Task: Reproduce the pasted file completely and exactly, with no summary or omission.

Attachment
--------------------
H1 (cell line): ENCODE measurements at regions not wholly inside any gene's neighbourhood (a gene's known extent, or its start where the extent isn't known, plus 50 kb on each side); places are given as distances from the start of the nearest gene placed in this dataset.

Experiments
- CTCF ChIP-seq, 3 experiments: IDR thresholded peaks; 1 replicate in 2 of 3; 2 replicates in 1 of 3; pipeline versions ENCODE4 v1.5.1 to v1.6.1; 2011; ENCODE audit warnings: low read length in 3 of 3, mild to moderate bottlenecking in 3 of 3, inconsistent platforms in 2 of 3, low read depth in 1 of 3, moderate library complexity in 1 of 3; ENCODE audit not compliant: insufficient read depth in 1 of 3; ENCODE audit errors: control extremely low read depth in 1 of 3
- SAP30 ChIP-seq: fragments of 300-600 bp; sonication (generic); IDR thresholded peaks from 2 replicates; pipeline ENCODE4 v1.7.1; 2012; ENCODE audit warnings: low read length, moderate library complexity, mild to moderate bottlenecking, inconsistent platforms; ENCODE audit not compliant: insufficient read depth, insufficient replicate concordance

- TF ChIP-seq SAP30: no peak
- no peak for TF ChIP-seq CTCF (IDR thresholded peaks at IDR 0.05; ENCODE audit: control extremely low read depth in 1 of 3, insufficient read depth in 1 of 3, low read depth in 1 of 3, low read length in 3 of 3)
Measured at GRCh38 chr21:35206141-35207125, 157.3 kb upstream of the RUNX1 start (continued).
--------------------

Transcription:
H1 (cell line): ENCODE measurements at regions not wholly inside any gene's neighbourhood (a gene's known extent, or its start where the extent isn't known, plus 50 kb on each side); places are given as distances from the start of the nearest gene placed in this dataset.

Experiments
- CTCF ChIP-seq, 3 experiments: IDR thresholded peaks; 1 replicate in 2 of 3; 2 replicates in 1 of 3; pipeline versions ENCODE4 v1.5.1 to v1.6.1; 2011; ENCODE audit warnings: low read length in 3 of 3, mild to moderate bottlenecking in 3 of 3, inconsistent platforms in 2 of 3, low read depth in 1 of 3, moderate library complexity in 1 of 3; ENCODE audit not compliant: insufficient read depth in 1 of 3; ENCODE audit errors: control extremely low read depth in 1 of 3
- SAP30 ChIP-seq: fragments of 300-600 bp; sonication (generic); IDR thresholded peaks from 2 replicates; pipeline ENCODE4 v1.7.1; 2012; ENCODE audit warnings: low read length, moderate library complexity, mild to moderate bottlenecking, inconsistent platforms; ENCODE audit not compliant: insufficient read depth, insufficient replicate concordance

- TF ChIP-seq SAP30: no peak
- no peak for TF ChIP-seq CTCF (IDR thresholded peaks at IDR 0.05; ENCODE audit: control extremely low read depth in 1 of 3, insufficient read depth in 1 of 3, low read depth in 1 of 3, low read length in 3 of 3)
Measured at GRCh38 chr21:35206141-35207125, 157.3 kb upstream of the RUNX1 start (continued).